On the famous Great Siberian Odyssey of 1993, we forged flooded streams on makeshift bridges of fallen trees and ended up getting out of Siberia by flagging down a converted troop carrier and paying them to drive us over 100 miles to Irkutsk (since rail road bridges had been washed out). On this trip those who wanted (which included me) were invited to board the locomotive engine and ride in open air alongside the lake, gripping the safety rail like mad. We were supposed to stop for a picnic, but because of rain had to settle for a stop to allow brave passengers to take a dip in the 40 degree water of the lake. Out of close to 100 people, twelve people took the plunge. Most were Germans but our Robert was the only American. More on Robert –and other members of our tour group–to follow in the next blog.

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4 thoughts on “Day 63

  1. Have you noticed – look at the lower half of the photo of the Taiga – could be a herd of zebra!

  2. Joe, Embry, in your trip when you speak about important aspects of life, makes readers have to deal with issues that seemed forgotten. For example the issue of church and political relationship. I think it was at the Basilica of the Immaculate Conception, in Washington DC, where we noticed that the priest asked for a prayer for Obama and Vice President, calling them both by name. In Spain there is now a certain fear, on the part of religious, and as politicians, to interfere in the other party.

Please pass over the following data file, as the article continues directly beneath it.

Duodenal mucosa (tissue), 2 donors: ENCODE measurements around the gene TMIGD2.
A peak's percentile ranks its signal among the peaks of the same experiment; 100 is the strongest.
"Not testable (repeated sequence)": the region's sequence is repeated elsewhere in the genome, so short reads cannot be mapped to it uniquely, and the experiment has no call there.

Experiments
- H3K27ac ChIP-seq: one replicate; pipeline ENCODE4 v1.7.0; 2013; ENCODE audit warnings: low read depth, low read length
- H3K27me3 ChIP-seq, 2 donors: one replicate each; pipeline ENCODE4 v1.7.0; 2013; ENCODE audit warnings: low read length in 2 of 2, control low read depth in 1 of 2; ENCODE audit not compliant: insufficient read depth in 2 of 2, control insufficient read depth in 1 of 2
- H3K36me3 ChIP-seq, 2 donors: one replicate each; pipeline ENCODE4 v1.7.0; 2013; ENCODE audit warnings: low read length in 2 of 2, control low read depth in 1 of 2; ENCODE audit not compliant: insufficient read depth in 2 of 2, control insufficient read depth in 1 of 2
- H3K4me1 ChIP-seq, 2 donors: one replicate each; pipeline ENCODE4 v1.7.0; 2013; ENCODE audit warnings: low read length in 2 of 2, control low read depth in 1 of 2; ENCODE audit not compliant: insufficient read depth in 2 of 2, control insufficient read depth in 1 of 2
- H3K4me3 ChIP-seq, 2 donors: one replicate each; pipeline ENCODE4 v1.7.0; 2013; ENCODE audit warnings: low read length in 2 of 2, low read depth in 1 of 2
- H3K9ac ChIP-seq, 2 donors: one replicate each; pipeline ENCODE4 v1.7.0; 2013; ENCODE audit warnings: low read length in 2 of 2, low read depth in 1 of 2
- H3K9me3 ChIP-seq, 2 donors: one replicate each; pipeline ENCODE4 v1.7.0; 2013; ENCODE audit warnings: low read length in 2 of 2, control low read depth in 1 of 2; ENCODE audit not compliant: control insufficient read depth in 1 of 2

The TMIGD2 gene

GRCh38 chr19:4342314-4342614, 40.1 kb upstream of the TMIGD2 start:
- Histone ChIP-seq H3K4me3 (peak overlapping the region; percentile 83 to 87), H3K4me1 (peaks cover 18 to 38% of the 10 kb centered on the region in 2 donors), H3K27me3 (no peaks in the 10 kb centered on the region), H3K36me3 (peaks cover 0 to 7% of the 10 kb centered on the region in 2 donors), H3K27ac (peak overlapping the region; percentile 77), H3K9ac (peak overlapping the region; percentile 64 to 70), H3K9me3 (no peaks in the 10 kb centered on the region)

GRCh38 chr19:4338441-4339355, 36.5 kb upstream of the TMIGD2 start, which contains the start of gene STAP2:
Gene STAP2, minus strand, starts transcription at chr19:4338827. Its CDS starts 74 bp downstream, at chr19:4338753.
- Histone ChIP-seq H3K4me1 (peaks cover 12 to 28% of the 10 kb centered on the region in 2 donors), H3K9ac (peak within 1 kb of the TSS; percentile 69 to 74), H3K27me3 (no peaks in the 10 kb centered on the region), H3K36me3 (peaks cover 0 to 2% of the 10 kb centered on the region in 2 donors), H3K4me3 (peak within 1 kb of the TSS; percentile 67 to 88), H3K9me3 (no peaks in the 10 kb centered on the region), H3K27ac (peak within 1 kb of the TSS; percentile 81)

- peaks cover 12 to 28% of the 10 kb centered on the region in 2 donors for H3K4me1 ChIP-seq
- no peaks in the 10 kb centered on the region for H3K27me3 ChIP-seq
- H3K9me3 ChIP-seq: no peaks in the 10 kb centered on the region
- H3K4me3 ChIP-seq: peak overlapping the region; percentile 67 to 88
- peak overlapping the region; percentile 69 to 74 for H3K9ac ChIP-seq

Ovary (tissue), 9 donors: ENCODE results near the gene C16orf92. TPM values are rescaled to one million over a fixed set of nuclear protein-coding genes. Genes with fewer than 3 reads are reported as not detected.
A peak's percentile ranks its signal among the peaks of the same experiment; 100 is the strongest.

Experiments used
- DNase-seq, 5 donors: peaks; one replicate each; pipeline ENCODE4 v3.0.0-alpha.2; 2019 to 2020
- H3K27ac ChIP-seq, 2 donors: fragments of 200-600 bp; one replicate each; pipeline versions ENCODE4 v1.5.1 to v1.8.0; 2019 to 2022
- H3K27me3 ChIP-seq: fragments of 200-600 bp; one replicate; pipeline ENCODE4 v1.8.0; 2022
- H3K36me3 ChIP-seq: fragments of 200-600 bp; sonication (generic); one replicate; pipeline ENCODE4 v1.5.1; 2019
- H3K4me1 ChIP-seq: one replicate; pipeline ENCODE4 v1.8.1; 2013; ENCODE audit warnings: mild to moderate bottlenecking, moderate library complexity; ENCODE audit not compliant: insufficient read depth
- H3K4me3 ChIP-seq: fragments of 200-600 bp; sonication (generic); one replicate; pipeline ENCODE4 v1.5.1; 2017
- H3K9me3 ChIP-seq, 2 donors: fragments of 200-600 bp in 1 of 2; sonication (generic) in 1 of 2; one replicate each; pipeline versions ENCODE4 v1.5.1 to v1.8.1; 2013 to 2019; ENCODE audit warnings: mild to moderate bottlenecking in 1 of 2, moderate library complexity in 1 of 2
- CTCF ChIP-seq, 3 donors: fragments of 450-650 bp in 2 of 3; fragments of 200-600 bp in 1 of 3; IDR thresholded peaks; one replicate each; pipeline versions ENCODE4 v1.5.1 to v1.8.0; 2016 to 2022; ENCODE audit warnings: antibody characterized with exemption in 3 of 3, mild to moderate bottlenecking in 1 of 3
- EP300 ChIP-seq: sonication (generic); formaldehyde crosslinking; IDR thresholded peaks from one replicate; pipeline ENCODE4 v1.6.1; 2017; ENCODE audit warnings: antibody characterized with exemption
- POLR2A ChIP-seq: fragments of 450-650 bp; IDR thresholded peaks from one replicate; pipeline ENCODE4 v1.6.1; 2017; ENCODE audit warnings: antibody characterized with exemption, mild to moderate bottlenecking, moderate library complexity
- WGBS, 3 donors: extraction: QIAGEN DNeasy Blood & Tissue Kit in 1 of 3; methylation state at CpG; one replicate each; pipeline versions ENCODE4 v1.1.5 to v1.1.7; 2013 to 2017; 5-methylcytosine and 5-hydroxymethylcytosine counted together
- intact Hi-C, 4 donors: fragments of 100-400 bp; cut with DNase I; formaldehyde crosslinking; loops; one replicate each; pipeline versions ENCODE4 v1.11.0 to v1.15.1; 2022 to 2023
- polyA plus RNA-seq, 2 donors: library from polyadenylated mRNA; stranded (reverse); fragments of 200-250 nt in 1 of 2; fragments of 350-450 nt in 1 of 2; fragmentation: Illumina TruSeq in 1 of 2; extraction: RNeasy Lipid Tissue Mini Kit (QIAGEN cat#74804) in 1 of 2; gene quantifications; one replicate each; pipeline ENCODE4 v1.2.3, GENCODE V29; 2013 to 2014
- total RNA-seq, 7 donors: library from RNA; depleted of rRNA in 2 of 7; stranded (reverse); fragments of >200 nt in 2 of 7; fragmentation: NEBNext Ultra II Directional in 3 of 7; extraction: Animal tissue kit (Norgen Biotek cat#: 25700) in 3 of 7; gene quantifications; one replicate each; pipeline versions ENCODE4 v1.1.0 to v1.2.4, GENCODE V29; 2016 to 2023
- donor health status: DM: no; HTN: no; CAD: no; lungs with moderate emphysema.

What I saw in the US, makes me think that we should not be afraid to make public our belief, and our preferences. After all, if we compare the level of democracy in countries with Christian culture with others, especially with atheists and those of Islam, I think we’re not bad. Do you not think so?

  3. Joe you’ve found the flow. the flow of the journey and that of the language which goes with it.. You’ve learned how to travel and you’ve learned how to write, and you’ve learned how to fuse the two and make them one. Bravo. Bravo encore.